Thursday, 25 October 2012

Fearing cyber attack, police disconnect computers

Fearing cyber attack, police disconnect computers

Officers ordered to be extra careful with computers following fears of an attack; unclear if breach was wide-scale attack or virus.

Cyber defense war room [llustrative]
The Israel Police fear a possible virus attack on their national computer system, and have ordered officers to be extra careful using any police computers or software. Officers were ordered to disconnect computers from civilian networks.
In addition, all police district spokesperson's offices have gone offline and are not sending or responding to emails at the moment. Internal police networks were still online.
Police investigators were looking at the possibility that someone broke into the police computer system. They were trying to determine how far the break-in reaches and if it entails some sort of wide-scale cyber-attack or a virus that was passed onto only a few computers, National Police Spokesman Micky Rosenfeld explained.

Israel Police pulls out of civilian web network amid cyber attack threat

An intelligence tip indicated that a virus would be inserted into the police's central computer system via a disk-on-key or CD.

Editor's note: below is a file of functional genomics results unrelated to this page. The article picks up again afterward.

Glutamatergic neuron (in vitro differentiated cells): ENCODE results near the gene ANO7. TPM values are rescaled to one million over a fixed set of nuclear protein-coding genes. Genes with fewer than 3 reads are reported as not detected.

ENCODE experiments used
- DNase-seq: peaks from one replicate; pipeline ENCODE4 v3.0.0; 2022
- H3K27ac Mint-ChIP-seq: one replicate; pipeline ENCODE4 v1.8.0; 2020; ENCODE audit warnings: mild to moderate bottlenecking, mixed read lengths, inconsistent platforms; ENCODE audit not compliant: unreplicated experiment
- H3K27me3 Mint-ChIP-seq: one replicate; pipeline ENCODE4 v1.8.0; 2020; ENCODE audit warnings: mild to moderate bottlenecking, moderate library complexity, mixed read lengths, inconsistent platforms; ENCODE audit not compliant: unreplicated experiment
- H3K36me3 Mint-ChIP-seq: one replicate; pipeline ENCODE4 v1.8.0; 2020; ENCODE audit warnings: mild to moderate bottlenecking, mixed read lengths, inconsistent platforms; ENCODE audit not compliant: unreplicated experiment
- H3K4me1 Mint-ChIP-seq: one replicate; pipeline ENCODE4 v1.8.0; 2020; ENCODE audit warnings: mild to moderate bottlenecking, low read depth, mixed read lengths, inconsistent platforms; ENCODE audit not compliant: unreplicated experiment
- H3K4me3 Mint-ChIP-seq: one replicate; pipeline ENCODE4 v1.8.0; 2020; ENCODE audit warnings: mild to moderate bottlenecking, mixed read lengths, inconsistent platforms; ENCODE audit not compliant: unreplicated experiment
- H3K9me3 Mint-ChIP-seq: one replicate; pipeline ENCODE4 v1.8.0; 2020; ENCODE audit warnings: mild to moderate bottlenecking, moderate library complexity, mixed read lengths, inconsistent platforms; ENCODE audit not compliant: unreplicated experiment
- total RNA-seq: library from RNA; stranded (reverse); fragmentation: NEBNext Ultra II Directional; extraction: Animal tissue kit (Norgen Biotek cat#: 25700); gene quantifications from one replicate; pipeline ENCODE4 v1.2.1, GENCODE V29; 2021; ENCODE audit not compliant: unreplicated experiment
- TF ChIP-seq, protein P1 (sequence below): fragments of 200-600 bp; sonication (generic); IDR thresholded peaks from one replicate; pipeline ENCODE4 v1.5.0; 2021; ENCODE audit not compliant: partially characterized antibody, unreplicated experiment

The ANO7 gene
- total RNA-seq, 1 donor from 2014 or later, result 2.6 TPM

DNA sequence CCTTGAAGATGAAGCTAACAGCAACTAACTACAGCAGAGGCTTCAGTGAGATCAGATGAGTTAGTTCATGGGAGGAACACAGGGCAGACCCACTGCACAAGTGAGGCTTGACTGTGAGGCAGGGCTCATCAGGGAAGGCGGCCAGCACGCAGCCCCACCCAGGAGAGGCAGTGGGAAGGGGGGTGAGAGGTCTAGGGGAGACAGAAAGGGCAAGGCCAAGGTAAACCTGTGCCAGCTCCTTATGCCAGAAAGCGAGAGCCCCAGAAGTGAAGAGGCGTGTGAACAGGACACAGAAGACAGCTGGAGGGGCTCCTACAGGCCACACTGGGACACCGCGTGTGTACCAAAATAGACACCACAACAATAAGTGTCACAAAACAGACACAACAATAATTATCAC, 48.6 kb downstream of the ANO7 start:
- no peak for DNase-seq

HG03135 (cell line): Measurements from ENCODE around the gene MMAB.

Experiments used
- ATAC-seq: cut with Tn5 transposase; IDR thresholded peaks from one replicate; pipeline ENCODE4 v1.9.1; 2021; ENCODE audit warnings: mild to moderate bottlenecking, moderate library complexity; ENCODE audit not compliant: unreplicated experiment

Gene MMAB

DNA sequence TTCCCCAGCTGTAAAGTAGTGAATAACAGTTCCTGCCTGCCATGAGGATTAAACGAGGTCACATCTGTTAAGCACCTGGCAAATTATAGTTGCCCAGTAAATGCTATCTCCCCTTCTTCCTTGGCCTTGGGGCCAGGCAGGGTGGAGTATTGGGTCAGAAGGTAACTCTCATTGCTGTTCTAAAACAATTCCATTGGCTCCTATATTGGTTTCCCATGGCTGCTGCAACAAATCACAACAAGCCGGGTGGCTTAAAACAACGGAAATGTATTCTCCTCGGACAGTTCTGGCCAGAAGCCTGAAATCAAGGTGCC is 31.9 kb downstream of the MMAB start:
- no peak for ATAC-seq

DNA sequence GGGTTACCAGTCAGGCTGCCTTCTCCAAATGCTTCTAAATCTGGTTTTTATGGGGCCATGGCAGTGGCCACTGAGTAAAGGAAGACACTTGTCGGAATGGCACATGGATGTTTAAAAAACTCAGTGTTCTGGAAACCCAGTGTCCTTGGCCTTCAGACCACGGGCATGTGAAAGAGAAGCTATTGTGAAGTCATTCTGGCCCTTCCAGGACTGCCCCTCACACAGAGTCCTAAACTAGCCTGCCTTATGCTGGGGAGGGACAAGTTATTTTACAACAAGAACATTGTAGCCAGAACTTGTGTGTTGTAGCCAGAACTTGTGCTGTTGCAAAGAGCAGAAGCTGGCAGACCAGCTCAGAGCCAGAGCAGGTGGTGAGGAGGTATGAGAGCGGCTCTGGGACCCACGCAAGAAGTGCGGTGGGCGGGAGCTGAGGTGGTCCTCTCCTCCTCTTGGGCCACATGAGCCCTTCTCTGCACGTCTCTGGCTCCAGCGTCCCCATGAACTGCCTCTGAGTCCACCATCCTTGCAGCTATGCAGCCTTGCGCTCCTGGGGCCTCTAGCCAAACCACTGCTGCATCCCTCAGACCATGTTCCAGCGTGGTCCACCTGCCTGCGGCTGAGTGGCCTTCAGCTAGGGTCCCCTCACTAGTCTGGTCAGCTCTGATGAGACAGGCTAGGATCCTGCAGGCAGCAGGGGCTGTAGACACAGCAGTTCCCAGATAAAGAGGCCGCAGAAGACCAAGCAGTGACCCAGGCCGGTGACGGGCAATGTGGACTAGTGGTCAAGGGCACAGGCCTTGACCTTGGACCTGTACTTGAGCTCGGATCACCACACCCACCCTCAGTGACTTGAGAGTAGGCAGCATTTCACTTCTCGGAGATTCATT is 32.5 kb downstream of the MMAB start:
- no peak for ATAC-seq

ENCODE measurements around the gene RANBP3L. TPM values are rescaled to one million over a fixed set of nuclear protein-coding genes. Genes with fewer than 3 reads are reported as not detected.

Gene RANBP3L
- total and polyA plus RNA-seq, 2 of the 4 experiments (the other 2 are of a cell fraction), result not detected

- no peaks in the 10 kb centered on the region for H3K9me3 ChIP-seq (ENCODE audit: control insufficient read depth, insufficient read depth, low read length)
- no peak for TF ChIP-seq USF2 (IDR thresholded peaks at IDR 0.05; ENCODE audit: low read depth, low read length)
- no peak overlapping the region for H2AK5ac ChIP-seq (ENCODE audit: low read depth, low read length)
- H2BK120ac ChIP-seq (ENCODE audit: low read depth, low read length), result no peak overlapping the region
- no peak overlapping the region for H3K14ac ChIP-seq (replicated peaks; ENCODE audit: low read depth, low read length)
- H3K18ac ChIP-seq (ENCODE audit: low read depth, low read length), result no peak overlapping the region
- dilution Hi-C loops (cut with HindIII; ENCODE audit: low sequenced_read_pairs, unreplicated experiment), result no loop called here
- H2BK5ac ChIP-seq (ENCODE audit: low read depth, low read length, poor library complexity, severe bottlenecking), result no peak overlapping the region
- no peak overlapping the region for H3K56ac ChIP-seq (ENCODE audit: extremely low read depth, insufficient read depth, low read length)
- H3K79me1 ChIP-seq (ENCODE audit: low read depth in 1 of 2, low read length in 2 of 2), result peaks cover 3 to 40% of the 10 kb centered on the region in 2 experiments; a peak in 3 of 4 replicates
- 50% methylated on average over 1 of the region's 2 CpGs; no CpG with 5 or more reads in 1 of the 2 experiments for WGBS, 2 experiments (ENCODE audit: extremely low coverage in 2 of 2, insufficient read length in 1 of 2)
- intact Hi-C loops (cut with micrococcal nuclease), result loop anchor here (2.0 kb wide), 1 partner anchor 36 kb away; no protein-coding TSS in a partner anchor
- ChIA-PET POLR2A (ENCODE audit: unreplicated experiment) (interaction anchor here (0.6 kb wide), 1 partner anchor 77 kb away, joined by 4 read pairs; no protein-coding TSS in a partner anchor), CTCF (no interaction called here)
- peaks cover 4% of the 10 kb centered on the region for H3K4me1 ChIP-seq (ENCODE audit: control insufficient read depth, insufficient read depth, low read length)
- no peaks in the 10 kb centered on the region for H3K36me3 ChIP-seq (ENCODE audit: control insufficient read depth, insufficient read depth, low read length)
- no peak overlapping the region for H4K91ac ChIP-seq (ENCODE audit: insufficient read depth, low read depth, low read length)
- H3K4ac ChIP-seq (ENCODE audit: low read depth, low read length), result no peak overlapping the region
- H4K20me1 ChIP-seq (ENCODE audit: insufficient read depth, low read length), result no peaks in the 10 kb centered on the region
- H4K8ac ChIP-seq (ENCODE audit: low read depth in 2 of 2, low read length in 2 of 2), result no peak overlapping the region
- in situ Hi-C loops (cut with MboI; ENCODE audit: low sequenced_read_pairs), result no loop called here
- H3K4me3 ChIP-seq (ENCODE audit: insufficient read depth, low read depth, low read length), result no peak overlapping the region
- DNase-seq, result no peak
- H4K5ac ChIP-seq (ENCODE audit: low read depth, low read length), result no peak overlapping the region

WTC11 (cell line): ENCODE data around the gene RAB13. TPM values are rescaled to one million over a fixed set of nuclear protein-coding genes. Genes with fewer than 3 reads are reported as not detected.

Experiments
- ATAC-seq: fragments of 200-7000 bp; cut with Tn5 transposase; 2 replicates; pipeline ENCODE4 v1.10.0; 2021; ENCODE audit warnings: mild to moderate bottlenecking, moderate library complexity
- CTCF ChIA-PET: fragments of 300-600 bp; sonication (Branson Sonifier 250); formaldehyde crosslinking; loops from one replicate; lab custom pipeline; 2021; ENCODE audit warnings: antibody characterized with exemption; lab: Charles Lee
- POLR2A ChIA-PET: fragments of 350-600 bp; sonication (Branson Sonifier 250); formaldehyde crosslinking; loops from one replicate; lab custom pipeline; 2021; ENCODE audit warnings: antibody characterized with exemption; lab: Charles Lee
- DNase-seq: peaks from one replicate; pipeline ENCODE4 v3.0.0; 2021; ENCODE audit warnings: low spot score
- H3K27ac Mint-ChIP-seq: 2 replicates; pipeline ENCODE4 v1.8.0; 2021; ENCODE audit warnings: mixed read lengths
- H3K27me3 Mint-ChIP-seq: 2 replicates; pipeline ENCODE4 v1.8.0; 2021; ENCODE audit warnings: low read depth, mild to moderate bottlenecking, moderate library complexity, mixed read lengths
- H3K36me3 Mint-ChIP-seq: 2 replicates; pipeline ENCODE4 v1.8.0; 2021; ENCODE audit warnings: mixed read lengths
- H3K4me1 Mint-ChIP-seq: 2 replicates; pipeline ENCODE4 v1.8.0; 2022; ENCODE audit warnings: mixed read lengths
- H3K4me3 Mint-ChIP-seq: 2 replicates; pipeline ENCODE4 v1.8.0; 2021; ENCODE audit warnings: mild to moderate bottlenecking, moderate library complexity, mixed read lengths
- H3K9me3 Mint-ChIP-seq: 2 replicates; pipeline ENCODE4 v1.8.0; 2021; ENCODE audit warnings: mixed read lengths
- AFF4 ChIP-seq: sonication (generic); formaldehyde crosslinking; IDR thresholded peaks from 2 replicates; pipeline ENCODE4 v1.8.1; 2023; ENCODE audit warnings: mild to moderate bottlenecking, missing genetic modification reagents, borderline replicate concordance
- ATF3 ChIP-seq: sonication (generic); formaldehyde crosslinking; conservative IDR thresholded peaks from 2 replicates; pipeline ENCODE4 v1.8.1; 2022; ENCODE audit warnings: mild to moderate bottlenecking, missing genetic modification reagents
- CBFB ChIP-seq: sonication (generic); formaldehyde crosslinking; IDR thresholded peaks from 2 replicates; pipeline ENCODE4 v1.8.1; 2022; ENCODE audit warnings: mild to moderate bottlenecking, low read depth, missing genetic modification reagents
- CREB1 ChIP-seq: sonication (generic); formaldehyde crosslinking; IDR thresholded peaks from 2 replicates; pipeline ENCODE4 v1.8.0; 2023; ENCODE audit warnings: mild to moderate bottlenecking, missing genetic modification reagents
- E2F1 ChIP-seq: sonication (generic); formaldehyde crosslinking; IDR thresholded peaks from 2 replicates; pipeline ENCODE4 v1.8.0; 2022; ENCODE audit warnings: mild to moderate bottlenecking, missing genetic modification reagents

.The Israel Police on Thursday ordered every district and officer under its jurisdiction to disconnect their computers from the civilian web network, after learning that its system could be at risk for a severe cyber attack.
An intelligence tip indicated that a virus would be inserted into the police's central computer system via a disk-on-key or CD.
The police issued an order at around 10:30 A.M, warning all relevant parties to avoid inserting any media devices into any computer linked to the system. The system was disconnected from the civilian web network immediately following the announcement, until further notice.
The Israel Police is currently checking its system to see whether the cyber attack succeeded, and to assess the damage caused, if any.
The intelligence tip did not indicate who may be behind the attack, but it appears to be an external organization. The police are still trying to identify who supplied the intelligence tip.
Prime Minister Benjamin Netanyahu said two weeks ago that the threat of cyber attacks on Israel was growing, particularly on networks linked to its central infrastructure.
Netanyahu added that Israel would fight this threat just as it would any other attack: "Just as we have the Iron Dome to fight rockets, and the security fence to prevent infiltration and terror – we will have a similar form of defense against cyber attacks.
But like with the security fence, it will take time to make. We are working on this at full capacity, and with full vigor."

No comments:

Post a Comment